My thoughts are to manage an equity allocation within a range. For instance, down to 40% in a bear trend and up to 60% in a bull trend.

I know that many experts dismiss this approach and call for constancy. To me this is because people tend to behave emotionally and many end up buying or selling at the worst possible time.
BayBum
I agree with your sentiment, but haven't found a strategy... or evidence of a strategy yet... so am very interested if you do. One of my main concerns is that I am not convinced that there exists such a strategy - otherwise why would presumably among the best money managers in the world: Harvard, Stanford, Yale guys lose so much over the last bear?

Thus, I think another reason that we are counselled to buy-rebalance is that it is: just plain difficult to get the timing right in practice:there is a fundamental trade-off in sensitivity of signals ie multiple exits/entries or miss the last 50% of the bull vs , missing the first big chunk in a bear.

Are we 40% up this bull... or 80%... or 100% - makes a huge difference to returns?

You may be interested in this from the Vanguard site (sorry - not sure a direct URL will work)
Portfolio Construction: A primer on tactical asset allocation strategy evaluation

I think it is a lot easier for a strategy to be "right" on one side than on both (e.g. my friend knew crash was coming... pulled out before crash... but he has been predominantly cash since then) :-)
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Old 02-14-2011, 02:05 PM   #9
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I think it is a lot easier for a strategy to be "right" on one side than on both (e.g. my friend knew crash was coming... pulled out before crash...
It's relatively more difficult to tell when a crash is coming than it is to tell when a crash has happened.
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Old 02-14-2011, 02:32 PM   #10
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I think the difficult part of such a strategy is to identify when the situation truely is a trend vs what seems to be a trend. Take this moment for example. I don't even think the experts can say are we in a bull or bear market.
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Old 02-14-2011, 02:42 PM   #11
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For instance, down to 40% in a bear trend and up to 60% in a bull trend.
Do I understand correctly that your plan is to increase your stock allocation in a rising market and decrease it in a declining one? That sounds precisely backwards, at least from a valuation perspective.

I understand that whatever technical indicators you're going to be looking at are supposed to be predictive, but all the technical indicators I've seen say something along the lines of "stocks will continue going up, until they don't" - which isn't very helpful.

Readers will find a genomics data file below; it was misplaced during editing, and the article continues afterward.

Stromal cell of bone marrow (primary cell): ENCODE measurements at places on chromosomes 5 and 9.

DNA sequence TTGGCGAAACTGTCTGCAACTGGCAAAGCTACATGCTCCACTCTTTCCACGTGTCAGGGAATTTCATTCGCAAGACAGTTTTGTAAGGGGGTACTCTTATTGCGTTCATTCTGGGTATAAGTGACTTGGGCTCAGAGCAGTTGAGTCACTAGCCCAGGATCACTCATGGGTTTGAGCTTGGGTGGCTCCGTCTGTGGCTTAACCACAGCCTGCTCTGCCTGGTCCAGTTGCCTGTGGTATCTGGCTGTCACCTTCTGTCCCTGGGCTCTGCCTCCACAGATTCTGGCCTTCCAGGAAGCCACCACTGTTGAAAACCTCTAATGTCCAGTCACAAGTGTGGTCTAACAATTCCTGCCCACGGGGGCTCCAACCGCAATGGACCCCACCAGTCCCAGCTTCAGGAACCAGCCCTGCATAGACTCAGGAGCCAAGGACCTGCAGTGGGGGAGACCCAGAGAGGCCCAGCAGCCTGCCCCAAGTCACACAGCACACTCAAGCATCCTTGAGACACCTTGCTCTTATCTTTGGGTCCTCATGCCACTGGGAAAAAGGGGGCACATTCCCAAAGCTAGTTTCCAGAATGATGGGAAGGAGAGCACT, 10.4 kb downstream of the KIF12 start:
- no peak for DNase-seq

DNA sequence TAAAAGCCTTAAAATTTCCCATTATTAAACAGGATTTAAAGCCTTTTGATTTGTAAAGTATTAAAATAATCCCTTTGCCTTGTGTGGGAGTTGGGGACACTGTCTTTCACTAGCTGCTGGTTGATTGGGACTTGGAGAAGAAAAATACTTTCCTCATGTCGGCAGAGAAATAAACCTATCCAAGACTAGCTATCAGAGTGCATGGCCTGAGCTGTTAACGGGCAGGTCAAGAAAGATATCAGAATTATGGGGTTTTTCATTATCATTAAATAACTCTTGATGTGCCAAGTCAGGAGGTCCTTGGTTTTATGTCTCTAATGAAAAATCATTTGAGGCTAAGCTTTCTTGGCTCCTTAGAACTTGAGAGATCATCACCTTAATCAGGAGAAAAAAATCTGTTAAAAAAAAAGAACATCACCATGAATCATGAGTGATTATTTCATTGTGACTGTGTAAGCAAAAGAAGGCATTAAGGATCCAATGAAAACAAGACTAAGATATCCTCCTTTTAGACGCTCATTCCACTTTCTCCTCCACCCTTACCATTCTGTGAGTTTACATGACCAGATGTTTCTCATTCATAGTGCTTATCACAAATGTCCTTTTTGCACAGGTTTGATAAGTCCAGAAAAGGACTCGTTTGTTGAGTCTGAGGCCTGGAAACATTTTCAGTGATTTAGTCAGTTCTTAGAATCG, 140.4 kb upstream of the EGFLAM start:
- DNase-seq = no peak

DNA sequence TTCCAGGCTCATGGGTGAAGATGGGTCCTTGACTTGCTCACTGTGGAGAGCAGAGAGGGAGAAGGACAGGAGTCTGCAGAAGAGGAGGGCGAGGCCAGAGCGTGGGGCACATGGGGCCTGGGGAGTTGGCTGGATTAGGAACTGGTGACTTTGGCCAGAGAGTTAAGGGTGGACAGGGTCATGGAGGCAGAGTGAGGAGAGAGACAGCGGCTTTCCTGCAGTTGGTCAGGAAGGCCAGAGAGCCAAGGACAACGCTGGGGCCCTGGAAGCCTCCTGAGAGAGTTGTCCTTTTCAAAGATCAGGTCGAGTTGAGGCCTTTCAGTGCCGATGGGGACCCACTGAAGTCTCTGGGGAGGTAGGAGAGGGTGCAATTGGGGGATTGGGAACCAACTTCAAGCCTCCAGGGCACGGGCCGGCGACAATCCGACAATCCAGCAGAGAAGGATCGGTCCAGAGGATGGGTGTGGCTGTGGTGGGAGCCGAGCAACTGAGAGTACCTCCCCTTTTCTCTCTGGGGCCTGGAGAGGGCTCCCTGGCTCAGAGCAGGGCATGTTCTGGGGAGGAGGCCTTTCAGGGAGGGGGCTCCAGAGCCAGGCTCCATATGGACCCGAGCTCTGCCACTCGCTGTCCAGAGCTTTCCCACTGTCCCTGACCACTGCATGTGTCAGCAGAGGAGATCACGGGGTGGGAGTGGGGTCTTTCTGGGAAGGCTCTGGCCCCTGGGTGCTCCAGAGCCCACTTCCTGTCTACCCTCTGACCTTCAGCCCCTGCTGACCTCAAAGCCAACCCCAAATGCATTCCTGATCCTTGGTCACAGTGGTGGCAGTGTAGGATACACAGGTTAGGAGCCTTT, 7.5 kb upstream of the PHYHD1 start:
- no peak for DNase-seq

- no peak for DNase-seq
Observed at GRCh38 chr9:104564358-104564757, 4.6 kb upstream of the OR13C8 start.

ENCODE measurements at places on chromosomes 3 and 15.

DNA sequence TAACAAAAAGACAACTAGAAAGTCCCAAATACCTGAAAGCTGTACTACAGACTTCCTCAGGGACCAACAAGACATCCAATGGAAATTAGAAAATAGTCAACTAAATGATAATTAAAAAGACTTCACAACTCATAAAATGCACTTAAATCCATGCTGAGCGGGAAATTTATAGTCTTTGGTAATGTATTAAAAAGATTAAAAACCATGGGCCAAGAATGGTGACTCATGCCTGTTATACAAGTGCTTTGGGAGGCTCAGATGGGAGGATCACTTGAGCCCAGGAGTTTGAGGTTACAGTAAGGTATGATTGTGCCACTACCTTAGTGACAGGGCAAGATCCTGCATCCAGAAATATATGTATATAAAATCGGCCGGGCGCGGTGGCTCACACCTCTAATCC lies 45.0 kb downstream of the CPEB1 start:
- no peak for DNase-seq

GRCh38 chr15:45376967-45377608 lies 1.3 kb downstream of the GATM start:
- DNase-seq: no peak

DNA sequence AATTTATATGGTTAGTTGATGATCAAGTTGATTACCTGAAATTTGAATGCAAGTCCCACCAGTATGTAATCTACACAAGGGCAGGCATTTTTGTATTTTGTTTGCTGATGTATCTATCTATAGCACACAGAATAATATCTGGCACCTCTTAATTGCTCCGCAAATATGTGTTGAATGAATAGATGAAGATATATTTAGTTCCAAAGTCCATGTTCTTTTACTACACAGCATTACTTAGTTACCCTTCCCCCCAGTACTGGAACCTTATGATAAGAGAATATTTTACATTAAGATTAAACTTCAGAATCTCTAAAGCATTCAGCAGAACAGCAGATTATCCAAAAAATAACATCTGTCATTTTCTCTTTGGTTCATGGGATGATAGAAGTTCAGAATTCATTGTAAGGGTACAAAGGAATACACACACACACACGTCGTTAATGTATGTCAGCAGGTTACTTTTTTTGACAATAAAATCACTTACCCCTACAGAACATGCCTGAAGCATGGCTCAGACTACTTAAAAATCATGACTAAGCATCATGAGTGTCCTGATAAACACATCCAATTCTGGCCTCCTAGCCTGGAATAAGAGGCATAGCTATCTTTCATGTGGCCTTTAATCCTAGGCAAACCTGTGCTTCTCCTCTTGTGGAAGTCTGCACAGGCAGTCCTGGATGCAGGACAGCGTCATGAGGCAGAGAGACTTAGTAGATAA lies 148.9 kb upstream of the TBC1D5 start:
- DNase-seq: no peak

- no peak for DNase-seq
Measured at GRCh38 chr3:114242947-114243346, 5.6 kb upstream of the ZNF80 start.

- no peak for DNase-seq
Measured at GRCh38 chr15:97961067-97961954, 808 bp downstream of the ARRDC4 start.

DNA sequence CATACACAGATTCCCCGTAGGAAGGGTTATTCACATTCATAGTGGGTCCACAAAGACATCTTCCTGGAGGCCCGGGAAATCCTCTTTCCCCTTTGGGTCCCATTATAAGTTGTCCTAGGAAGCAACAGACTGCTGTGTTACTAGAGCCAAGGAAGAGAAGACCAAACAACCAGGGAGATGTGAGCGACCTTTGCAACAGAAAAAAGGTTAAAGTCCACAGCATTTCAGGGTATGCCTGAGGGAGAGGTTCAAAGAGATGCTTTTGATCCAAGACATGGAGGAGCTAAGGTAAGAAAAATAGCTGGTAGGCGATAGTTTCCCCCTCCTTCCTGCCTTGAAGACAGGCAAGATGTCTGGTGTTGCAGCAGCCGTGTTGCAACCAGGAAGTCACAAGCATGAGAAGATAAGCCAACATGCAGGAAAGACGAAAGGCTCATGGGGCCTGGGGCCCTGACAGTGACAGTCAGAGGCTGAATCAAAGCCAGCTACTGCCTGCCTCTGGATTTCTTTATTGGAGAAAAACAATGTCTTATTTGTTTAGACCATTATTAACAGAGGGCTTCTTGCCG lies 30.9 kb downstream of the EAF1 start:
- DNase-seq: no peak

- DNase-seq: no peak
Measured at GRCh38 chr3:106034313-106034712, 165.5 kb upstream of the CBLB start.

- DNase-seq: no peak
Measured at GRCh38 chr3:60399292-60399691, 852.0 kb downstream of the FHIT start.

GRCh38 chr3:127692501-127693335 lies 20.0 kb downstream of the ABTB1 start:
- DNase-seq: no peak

I actually come at the whole retirement investing thing from a bit of a different perspective. While increasing returns would be great, that isn't the primary objective. I've already left my job with a plan that I believe will be successful. What I'm trying to do now is not necessarily increase returns, but mitigate the downside. When my portfolio grows relative to my needs, I can take risk off the table. For example, if I start with a 4% withdrawal strategy my investment hurdle rate is 4% real. But if my portfolio grows 33%, my hurdle rate declines to 3%. I shouldn't need to take as much risk to achieve my hurdle. Said another way, my equity allocation declines in a "bull trend" market. I'm not concerned about trying to eek out the most from this bull. I'm more concerned about storing nuts for the winter, which will eventually follow. When winter comes, I may "time the market" by increasing my equity allocation, but I won't need to.
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Old 02-14-2011, 03:23 PM   #12
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You've come to the right forum to get all the market timing tips you need. Our own market timing guru Dex is absolutely awesome. He posts his thoughts not very often, but every now and then he gives us a morsel and predicts the future of the market. You need to watch for his posts and digest every word of his prognostications. Then (and this is the real value of following a guru) you need to do exactly the opposite of what he suggests.

Good luck!
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Old 02-14-2011, 03:23 PM   #13
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Originally Posted by BayBum View Post
My thoughts are to manage an equity allocation within a range. For instance, down to 40% in a bear trend and up to 60% in a bull trend.